From sex to suicide, nothing was taboo when it came to discussion of issues that affect the readiness and resiliency of troops at the recent week-long Soldier 360 Leaders Course.
The Nov. 2-6 program at Ramstein AB and Nov. 9-13 iteration at Vogelweh focused on communication and ways to improve resiliency, health and wellness -- both mental and physical.
The variety of subjects that have an impact on Soldier well-being, and some recommended ways on how to deal with them, were an eye opener for Staff Sgt. Cesira Matteucci, the criminal law division noncommissioned officer in charge with the 21st Theater Support Command Legal Office.
"There were a lot of good take-aways," said Matteucci, one of the 27 Soldiers at the Ramstein course. "We're in such a high-stress environment just by nature of being in the Army, and this has helped me identify different stress reduction techniques that I can use."
The sergeant said she'd also use the techniques she learned at Soldier 360 to help the junior enlisted staff she supervises, and that's exactly what the course cadre are hoping for in terms of reach.
The course enrollment targets non-commissioned officers as they have the greatest impact on the health and wellness of the unit, explained Brig. Gen. (ret) Steven Salazar. The former commanding general of the Joint Multinational Training Center at Grafenwoehr first approved the program's concept and introduction as a tool to help his Soldiers in 2010 and continues to oversee and champion the course as a civilian.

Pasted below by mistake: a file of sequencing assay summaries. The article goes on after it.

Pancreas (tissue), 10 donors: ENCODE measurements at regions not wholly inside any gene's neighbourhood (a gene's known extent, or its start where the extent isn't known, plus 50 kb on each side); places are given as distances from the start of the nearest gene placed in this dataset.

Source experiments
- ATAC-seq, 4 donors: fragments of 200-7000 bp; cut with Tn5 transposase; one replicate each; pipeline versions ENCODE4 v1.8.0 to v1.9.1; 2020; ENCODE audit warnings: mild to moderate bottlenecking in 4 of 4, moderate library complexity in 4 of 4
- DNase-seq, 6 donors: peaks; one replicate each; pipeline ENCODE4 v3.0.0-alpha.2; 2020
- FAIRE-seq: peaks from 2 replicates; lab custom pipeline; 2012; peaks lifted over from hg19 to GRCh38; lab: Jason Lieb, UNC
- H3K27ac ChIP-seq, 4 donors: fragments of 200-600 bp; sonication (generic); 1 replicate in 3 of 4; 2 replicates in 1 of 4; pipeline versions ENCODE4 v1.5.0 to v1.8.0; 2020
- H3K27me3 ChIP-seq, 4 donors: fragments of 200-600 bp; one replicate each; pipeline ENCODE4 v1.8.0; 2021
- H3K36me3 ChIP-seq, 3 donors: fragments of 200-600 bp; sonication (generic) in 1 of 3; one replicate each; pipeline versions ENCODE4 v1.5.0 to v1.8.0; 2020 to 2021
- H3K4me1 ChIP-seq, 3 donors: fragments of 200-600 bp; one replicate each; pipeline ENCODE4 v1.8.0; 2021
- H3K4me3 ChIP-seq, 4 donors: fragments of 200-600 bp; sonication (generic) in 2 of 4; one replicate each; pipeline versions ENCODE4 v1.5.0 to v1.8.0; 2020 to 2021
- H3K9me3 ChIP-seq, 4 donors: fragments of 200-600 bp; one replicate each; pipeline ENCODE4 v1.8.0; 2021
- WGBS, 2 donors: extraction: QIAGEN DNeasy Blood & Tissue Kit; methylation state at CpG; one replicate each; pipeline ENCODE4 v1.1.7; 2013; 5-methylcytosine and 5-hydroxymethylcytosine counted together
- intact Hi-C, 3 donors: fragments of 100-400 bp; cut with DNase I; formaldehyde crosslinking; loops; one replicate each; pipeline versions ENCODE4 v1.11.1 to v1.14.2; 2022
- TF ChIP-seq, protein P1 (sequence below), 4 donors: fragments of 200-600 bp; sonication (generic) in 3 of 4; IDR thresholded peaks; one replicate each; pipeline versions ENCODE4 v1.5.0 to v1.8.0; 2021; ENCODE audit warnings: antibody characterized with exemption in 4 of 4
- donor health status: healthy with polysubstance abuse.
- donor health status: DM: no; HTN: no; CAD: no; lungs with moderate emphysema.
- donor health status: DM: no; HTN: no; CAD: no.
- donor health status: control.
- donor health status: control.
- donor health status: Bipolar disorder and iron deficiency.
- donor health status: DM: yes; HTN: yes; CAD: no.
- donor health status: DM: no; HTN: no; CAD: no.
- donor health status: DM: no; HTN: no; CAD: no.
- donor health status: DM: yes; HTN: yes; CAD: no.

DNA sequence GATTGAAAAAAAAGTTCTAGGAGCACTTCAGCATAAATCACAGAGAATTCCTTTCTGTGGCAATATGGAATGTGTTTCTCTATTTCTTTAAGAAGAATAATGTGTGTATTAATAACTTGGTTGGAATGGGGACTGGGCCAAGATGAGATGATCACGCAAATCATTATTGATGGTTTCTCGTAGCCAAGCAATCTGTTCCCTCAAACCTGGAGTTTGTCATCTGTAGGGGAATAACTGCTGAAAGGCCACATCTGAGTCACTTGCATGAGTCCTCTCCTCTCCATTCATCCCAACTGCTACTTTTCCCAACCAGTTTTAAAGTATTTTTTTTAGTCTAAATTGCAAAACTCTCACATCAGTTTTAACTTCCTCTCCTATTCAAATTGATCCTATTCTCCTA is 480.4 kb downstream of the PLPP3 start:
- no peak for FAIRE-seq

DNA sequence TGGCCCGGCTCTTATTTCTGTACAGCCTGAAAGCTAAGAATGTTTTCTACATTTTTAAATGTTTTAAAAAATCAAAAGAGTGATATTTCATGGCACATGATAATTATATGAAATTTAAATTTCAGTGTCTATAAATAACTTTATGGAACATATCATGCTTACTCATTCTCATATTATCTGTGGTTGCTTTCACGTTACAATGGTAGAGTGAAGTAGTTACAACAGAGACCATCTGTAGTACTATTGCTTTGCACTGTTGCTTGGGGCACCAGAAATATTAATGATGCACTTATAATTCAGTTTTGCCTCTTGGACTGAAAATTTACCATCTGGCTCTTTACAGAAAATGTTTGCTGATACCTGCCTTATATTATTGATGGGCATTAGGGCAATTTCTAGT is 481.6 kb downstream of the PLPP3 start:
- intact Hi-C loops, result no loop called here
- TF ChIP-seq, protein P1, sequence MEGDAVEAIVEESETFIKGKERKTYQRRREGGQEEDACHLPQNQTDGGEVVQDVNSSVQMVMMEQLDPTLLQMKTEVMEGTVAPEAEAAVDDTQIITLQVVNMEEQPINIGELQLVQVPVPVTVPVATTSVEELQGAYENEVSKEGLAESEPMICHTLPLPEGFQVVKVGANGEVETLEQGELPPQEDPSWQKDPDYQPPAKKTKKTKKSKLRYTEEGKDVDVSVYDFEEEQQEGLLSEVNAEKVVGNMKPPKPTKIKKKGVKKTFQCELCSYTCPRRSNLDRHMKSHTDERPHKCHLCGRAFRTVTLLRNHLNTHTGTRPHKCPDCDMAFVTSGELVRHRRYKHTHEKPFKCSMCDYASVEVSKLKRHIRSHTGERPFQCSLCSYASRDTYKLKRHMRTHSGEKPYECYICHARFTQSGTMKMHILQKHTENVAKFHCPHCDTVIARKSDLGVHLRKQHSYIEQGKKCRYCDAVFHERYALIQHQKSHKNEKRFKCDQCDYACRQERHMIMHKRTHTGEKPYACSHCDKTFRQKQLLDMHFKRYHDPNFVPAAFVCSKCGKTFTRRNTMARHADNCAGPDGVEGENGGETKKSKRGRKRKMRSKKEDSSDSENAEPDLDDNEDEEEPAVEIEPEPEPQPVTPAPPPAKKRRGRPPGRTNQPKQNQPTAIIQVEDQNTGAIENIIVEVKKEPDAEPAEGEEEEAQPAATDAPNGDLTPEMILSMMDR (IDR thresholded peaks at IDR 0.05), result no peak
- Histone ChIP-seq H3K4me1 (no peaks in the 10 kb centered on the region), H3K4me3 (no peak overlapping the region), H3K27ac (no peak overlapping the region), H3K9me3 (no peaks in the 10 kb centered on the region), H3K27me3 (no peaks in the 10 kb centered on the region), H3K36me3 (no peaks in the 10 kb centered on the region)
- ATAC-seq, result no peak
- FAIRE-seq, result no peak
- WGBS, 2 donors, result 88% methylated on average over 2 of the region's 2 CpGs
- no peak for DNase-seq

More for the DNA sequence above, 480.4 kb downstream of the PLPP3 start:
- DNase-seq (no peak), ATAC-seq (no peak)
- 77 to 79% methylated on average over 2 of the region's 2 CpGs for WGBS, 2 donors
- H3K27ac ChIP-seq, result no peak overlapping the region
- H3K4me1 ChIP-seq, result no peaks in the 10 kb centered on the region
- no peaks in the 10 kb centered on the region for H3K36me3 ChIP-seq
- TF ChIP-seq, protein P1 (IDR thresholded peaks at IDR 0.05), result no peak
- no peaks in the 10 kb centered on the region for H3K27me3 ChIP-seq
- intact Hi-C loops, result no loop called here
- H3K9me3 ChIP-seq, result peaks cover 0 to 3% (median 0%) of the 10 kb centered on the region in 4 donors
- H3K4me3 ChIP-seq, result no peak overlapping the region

"This course is not a training program, but is complimentary to Comprehensive Soldier Fitness," he said. "It's made a significant positive difference in how NCOs interact with their young Soldiers. It gives them the capacity and the empathy to help others."
Of course it also helps those NCOs, who Salazar said "live in a culture where they aren't supposed to have problems, they're supposed to fix problems."
Col. (ret) Mary Lopez has also been with the program since its inception and agrees that NCOs can take better care of their Soldiers when they have the tools to understand how to take care of themselves, as well as those around them.
"It's the same concept as the airline safety briefings," explained Lopez, "put your mask on first, then help those around you. We show the NCOs how to help themselves first so that they can give credible guidance in turn. NCOs are primarily the first identifiers and first responders when a Soldier needs help."
Lopez, who helped design the course when she was assigned to the Bavaria Medical Department Activity, added that the course is "not consultative, but collaborative" because the students leave the course not just with knowledge, but with practical ways to employ supportive techniques.
Some of the sessions included biofeedback, sleep therapy, nutrition and fitness, pain management, yoga, hypnosis, alcohol/substance abuse management, post-traumatic stress, depression, anger management, finances, and communication. Spouses were welcome to attend the last two days of the course with a focus on family relationships.
"It is a unique course, offering classes across all five dimensions of strength -- family, emotional, social, spiritual and physical," said Tony Garcia, the U.S. Army Europe Comprehensive Soldier and Family Fitness program manager. "We hope that other subordinate commands come to the USAREUR Ready and Resilient Division to request this course designed to teach junior leaders techniques to improve the resilience of their unit and community."
A large part of the program is also identifying what resources are available in the local community, such as physicians, military family life consultants, chaplains, substance abuse counselors, financial counselors and professionals from Army Community Services and wellness centers.
"All of these services are available on post, but are under-utilized," said Lopez. "It's unfortunate that many people don't understand the value of what's available to them at no cost."
"These aren't just leadership skills," summed up Matteucci. "They are life skills that everybody can benefit from knowing and using."
For more information on the course, contact Garcia at DSN 314-537-1241.